We cannot eradicate terror by killing terrorists without understanding why people become terrorists. There is no successful surgery without decent diagnosis. To explain doesn’t mean defend. Violence begets violence, that we know.
Decades of Western wars, interventions and mass killings in the Middle East is not the only cause but it is certainly one explanatory factor.
It’s absurd and self-defeating to deny any responsibility for the world’s violence when the fact is that 28 NATO countries stand for US $ 1,020 trillion of the world’s 1,745 total military expenditures, i.e. 60% of all and have some 700 military facilities in over 130 countries and, since 1945, have been more interventionist, war-fighting and regime-changing than any other group in contemporary history.
The inflationary word ”terrorism” also swallows resources dearly needed to solve real problems. At least 21,000 children die every day because of poverty and other preventable causes. Add to that adults who die with them. That’s the equivalent, roughly, of the casualties by terrorism per year. A true humanitarian intervention would be good, but we have yet to experience one that does not use bomber planes.
We should stop calling this or that terrorism when it isn’t. We should stop being obsessed about terror when other things are much much more important in terms of killing human beings. Nearly 1,3 million people die worldwide in road crashes every year (3,287 per day) and 20-50 million are injured or disabled.
What’s nuclear weapons got to do with it?
Well, look at the definition above. We used to talk about the balance of terror – and it is still there – for the simple reason that the nuclear powers were supposed to deter other nuclear power(s) from starting a nuclear war because they held millions of civilians hostage: MAD = Mutually Assured Destruction. And mad it was and still is. The theories about, the possession of as well as the willingness to use nuclear weapons rest upon a terrorist philosophy: the mass killing – if ”necessary” – of millions upon millions of innocent civilians.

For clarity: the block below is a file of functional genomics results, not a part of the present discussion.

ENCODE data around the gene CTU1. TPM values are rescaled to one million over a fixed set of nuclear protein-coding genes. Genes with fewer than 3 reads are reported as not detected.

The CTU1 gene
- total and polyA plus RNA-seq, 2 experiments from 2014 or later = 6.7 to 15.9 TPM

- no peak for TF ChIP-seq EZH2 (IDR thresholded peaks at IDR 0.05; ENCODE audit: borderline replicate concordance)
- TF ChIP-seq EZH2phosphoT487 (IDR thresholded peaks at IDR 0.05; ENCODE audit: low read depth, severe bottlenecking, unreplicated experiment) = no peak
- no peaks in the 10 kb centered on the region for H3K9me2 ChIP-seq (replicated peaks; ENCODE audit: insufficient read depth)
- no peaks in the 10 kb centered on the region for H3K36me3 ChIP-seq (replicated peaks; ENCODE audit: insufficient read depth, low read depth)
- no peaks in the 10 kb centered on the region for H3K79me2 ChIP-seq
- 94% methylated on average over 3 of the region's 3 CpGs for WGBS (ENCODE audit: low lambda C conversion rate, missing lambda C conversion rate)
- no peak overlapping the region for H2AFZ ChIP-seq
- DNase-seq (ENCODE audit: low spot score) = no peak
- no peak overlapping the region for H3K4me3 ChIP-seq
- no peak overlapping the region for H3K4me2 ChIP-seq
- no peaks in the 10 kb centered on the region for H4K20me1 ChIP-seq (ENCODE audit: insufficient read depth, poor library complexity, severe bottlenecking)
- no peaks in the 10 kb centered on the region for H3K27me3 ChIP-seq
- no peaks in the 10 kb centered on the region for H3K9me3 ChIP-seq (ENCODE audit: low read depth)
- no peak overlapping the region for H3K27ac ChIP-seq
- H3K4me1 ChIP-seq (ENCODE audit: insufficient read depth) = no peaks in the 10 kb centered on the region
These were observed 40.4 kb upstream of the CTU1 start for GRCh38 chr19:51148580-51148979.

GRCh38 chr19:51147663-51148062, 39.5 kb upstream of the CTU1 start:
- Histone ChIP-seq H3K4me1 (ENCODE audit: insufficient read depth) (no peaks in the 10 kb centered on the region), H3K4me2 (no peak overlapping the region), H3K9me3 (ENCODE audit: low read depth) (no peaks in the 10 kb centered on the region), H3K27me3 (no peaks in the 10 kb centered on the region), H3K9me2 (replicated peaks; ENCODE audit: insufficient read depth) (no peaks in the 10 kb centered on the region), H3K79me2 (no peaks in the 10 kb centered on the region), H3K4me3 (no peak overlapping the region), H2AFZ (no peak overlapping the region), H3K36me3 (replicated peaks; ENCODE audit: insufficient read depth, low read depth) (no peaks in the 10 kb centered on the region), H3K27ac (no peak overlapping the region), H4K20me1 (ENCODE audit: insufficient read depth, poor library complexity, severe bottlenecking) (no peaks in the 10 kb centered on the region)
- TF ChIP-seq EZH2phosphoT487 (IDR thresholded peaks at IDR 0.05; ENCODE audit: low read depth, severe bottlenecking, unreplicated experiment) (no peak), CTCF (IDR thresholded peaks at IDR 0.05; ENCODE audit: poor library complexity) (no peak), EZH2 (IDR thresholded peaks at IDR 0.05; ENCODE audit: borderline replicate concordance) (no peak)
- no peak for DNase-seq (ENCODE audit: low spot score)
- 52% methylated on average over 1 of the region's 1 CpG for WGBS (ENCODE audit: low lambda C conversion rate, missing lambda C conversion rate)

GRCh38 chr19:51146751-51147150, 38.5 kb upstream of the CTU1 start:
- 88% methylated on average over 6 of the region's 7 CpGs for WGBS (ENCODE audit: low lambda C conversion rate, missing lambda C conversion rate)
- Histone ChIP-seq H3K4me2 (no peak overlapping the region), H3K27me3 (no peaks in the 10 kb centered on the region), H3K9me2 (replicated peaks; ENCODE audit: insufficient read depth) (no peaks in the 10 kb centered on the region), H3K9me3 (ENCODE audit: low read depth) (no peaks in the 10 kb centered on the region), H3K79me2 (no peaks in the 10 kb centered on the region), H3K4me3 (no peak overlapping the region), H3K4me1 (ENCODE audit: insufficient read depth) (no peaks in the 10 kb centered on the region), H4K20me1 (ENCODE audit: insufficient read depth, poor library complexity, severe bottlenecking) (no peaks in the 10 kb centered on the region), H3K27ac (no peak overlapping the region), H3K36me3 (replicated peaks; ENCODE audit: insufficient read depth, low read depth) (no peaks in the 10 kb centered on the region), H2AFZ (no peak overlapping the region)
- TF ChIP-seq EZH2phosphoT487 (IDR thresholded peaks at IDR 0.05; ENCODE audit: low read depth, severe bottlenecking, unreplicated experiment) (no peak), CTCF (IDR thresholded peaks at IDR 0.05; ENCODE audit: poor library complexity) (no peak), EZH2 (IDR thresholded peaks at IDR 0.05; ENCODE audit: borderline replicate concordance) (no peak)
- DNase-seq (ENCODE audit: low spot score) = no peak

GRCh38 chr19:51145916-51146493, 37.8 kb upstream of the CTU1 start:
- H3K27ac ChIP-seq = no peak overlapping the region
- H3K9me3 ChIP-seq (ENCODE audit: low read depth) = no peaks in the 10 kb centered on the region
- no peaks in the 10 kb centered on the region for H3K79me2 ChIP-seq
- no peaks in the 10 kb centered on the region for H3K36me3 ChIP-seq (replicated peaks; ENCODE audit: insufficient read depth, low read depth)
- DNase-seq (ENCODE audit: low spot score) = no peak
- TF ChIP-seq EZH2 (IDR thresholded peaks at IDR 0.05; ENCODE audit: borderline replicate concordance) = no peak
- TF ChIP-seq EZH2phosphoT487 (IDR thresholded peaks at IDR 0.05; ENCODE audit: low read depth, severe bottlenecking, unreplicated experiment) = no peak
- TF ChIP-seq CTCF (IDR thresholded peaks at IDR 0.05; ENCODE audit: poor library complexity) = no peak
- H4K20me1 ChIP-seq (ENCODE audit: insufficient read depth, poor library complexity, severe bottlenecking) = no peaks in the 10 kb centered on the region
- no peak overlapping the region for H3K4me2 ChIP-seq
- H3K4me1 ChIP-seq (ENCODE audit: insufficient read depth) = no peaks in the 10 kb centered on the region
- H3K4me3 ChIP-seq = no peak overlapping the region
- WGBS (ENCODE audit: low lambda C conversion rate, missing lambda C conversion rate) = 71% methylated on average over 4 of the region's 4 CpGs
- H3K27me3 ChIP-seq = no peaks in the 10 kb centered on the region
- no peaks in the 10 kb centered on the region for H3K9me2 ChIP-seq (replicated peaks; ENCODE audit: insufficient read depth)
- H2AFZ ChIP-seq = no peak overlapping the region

A new study from the U.S. Physicians for Social Responsibility estimates that even a small nuclear war between India and Pakistan could put up to 2 billion people at risk of starvation.
And in Europe the Ukraine crisis has raised the spectre of a larger war in Europe involving nuclear weapons powers and – mad as it may sound – increased the risk of nuclear war. A recent report by TFF board member, Dr. Gunnar Westberg, of impressions from a visit to NATO’s HQ in Brussels emphasises for the first time in many years the two words: fear and blame.
It is time for a reality check in media and politics: While the War on Terror has been fought, terrorism has grown. However, it is still a small problem, relative to other causes of death. And let us not forget that states with nuclear weapons adhere to terrorism – and you and I are their hostages. Wouldn’t it be good to discuss these things a bit more and connect the bigger dots instead of being obsessed with a rather small one?